Physicians should be aware that erythromelalgia is a sign of clinically significant peripheral vascular disease and is independent of skin and soft-tissue infections. The purpose of this brief review is to reacquaint physicians with the Buerger test (which is used to assess arterial sufficiency), erythromelalgia, and the proposed mechanisms responsible for erythromelalgia, and also to describe the evidence-based foundation for their clinical reliability. 
Pathophysiologic Process
Buerger stated that erythromelalgia is caused by a compensatory dilatation of superficial capillaries resulting from substantial luminal narrowing of larger arteries.1 In a prospective single-center trial, Schwartz et al4 used noninvasive video microscopy to document qualitative morphologic characteristics of lower-extremity nutritional skin microcirculation in patients with atherosclerosis. Fourteen study participants with artherosclerosis and 11 age-matched control participants were assessed for capillary blood flow velocity, capillary diameter, and number of flow-active capillaries. The study participants were found to have a capillary blood flow velocity of 0.16 mm/s, capillary diameter of 10.5 µm, and 6.8 capillaries per field, whereas the control participants had a capillary blood flow velocity of 0.10 mm/s, capillary diameter of 8.7 µm, and 5.3 capillaries per field. These data support erythromelalgia as the clinical manifestation of a compensatory dilatation of superficial capillaries and of an increased number of flow-active capillaries. 
The Buerger Test
Placement of the healthy foot in the dependent position below heart level decreases capillary blood flow, and elevation produces no changes in flow.4 However, the same maneuver in patients with foot pain at rest and clinically significant atherosclerosis results in increased capillary blood flow with pedal dependency (ie, the patient is seated on an examination table with the foot in the down position) and decreased capillary blood flow on pedal elevation.4 The Buerger test should be used to evaluate patients suspected of having reduced circulation due to vascular obturation.1 When administering this test, physicians should elevate the limb to be perpendicular to the horizontal plane, which would cause pallor in patients with clinically significant peripheral vascular disease.1 On gradual lowering of the limb, the angle at which the color returns (ie, the angle of circulatory sufficiency) should be recorded.1 In a variation of the Buerger test, the affected limb should be elevated to 60º from the horizontal plane for 2 minutes, and then the limb should be placed in the dependent position for another 2 minutes.5 Limb pallor during this test indicates peripheral artery disease, as does rubor in the dependent position. Although Buerger noted that the angle of the leg that results in pallor is a valuable adjunct in the recognition of the extent of circulatory disturbance and prognosis, no studies have been published, to the authors’ knowledge, that correlate specific angles to the degree of arterial occlusion.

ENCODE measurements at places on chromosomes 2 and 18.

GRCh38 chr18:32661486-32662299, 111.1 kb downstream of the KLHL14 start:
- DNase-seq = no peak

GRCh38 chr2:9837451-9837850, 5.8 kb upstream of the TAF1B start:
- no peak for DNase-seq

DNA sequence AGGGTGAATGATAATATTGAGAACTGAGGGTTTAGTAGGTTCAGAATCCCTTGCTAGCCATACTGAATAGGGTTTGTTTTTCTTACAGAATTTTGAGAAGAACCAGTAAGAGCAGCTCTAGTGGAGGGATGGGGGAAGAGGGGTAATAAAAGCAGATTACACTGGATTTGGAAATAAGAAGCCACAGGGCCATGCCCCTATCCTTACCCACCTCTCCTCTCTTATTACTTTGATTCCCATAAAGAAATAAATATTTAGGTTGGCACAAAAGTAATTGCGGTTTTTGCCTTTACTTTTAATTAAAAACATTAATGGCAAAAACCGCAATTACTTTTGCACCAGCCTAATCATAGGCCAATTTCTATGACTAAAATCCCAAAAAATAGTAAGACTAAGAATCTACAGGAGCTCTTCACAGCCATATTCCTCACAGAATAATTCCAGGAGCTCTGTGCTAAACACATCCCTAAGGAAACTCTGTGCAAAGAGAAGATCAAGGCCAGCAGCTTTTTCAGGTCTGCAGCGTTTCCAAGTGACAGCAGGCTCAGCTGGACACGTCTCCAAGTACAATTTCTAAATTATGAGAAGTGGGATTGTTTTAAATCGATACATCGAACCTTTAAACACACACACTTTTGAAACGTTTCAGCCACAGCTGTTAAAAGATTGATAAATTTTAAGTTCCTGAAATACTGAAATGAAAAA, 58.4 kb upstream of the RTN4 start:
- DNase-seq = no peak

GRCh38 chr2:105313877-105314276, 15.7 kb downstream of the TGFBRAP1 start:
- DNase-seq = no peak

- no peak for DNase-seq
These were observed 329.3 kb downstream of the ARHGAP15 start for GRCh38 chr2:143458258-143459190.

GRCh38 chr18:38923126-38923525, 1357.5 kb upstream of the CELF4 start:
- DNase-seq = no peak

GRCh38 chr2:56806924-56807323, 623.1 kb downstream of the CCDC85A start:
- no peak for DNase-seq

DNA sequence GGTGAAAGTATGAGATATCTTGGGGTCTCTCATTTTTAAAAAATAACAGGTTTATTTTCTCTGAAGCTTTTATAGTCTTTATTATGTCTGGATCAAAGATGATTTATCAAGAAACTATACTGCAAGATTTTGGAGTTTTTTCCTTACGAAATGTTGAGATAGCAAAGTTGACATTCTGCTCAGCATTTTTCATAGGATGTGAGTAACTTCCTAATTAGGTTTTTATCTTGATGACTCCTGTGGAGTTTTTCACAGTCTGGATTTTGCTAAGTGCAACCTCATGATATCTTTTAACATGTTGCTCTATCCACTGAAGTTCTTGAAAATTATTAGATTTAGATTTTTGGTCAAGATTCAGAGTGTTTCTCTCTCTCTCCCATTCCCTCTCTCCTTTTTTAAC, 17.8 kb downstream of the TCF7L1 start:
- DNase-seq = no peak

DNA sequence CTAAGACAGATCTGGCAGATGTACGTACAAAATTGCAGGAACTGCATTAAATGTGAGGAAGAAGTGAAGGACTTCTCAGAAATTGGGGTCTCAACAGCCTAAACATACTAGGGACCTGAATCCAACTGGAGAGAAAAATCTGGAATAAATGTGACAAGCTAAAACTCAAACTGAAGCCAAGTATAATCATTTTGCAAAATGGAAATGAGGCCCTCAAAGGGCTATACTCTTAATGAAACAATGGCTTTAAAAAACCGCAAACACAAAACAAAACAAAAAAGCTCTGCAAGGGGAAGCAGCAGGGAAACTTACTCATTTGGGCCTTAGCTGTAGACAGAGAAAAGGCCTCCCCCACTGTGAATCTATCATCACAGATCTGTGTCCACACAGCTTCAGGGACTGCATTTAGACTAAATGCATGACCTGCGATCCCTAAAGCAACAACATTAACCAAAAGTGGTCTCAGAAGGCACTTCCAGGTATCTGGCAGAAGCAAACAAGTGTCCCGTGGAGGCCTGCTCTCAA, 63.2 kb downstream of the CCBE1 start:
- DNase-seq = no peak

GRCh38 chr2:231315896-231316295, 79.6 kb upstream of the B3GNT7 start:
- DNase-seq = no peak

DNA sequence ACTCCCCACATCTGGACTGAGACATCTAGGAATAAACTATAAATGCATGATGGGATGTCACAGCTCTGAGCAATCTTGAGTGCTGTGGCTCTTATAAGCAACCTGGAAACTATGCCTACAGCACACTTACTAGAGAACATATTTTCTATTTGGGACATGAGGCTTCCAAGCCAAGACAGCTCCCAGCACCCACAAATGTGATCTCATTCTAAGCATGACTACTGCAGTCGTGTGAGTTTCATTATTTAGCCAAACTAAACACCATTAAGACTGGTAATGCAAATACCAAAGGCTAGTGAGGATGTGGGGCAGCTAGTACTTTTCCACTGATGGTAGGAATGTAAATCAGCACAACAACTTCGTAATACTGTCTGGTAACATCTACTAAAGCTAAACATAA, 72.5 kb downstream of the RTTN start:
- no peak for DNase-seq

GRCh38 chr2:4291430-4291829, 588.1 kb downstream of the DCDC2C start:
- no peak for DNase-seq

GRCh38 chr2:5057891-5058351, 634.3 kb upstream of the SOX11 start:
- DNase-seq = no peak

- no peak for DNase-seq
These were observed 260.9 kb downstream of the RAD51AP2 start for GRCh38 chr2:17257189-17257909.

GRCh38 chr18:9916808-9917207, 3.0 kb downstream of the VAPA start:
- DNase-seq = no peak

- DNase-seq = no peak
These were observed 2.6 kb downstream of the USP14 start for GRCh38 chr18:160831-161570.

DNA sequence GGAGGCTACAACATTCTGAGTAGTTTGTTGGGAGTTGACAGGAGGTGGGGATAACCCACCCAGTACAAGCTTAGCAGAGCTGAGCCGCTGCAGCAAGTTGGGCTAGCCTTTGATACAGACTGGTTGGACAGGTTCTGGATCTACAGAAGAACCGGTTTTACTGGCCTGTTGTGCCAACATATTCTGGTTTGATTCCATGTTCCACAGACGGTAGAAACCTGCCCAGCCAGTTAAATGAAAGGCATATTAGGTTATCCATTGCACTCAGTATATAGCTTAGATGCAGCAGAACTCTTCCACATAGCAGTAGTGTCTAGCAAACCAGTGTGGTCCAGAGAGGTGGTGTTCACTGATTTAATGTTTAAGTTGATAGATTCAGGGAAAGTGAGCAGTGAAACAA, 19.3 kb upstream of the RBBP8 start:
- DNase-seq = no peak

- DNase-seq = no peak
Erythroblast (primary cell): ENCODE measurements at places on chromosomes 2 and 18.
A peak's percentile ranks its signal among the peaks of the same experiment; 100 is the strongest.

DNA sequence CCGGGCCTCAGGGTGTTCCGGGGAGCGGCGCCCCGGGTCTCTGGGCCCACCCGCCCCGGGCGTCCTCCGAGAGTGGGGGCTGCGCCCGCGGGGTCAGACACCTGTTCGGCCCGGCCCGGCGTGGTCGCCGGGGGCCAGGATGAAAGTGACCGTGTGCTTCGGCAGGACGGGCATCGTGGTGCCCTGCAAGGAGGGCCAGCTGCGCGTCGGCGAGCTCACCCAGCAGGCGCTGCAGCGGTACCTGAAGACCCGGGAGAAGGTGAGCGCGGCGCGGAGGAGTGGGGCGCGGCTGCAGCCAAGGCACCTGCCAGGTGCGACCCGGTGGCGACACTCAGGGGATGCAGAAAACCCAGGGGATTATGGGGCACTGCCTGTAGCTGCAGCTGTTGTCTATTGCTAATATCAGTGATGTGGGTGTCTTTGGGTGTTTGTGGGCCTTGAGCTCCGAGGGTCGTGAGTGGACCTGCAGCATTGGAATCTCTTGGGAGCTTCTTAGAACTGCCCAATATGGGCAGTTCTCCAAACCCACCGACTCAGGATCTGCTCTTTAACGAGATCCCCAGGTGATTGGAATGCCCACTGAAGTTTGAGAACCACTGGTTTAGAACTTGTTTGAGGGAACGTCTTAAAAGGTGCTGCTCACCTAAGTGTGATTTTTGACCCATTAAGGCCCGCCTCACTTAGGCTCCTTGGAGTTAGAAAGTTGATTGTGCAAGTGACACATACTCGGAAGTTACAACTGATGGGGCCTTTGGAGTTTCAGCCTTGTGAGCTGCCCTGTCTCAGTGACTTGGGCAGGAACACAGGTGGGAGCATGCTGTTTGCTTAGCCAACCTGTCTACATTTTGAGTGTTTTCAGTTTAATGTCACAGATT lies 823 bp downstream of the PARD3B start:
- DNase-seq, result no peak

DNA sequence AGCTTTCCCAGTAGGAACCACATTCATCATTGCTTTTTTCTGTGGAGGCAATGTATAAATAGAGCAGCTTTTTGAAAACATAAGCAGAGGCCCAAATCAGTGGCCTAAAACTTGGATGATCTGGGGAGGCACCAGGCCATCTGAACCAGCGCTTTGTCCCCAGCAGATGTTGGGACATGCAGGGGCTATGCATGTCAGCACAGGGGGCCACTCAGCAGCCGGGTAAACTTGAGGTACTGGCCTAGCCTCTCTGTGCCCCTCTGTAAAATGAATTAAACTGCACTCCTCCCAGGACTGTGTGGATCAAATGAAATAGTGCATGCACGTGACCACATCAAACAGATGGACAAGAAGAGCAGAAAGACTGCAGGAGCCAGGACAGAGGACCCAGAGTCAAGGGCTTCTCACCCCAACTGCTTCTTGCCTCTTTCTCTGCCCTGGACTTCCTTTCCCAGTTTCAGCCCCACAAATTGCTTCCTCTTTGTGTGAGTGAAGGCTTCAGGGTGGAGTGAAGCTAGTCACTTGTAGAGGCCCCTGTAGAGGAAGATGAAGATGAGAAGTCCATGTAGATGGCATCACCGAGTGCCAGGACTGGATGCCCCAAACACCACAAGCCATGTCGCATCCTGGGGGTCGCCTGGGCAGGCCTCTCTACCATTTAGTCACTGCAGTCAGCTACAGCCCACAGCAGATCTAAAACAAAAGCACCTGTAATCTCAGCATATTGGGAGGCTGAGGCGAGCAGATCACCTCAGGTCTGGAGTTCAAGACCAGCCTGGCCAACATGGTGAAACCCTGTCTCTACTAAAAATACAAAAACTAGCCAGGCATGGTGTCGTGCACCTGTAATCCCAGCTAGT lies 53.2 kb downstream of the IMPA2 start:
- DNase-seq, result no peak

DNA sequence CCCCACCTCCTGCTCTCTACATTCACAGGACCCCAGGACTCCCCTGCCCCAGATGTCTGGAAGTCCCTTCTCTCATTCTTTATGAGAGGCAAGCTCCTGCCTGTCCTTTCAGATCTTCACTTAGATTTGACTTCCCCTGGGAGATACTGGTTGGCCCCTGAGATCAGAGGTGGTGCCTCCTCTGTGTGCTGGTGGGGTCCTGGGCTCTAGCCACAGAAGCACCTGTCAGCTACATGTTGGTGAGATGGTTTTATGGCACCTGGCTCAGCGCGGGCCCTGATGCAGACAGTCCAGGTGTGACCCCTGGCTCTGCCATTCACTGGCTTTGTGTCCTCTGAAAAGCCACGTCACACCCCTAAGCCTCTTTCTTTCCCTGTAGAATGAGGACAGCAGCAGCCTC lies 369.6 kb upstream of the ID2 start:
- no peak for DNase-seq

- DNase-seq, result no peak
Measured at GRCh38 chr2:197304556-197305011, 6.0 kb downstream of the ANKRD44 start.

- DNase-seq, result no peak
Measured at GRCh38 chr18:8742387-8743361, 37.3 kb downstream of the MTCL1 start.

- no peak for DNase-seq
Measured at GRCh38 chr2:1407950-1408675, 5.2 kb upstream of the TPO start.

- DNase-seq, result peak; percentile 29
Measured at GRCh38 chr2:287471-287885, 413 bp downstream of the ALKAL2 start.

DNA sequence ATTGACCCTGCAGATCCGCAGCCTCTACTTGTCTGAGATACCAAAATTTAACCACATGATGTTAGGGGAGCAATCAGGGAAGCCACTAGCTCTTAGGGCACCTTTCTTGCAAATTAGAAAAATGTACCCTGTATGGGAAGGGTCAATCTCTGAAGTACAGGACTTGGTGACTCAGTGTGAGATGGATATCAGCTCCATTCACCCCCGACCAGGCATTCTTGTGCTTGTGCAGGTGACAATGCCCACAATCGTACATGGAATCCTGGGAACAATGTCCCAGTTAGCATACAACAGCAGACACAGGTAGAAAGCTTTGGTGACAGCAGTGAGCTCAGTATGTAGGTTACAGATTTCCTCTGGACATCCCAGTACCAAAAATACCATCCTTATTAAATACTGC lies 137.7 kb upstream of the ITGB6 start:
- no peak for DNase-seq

Sensitivity and Specificity of the Buerger Test
To better understand the diagnostic value of the Buerger test, Insall et al5 collected data among 55 patients (30 of whom had positive results using a variation of the Buerger test) with disabling claudication. The authors5 reported erythromelalgia in 43% of patients with a positive test result. Although 73% of patients who had a positive test result had palpable femoral pulses, popliteal and posterior tibial pulses were palpable in 7% of patients (no palpable dorsalis pedis pulses were detected). Arteriography demonstrated that 93% of arterial occlusions occurred below the inguinal ligament, and occlusions below the adductor hiatus were reported to be statistically significant among these patients (31% Buerger positive, 0% Buerger negative; P<.01).5 In a critical review of patients with suspected chronic ischemia of the lower extremities, McGee and Boyko3 reported a sensitivity of 100% and specificity of 54% of the Buerger test (positive likelihood ratio, 2.2; negative likelihood ratio, 0).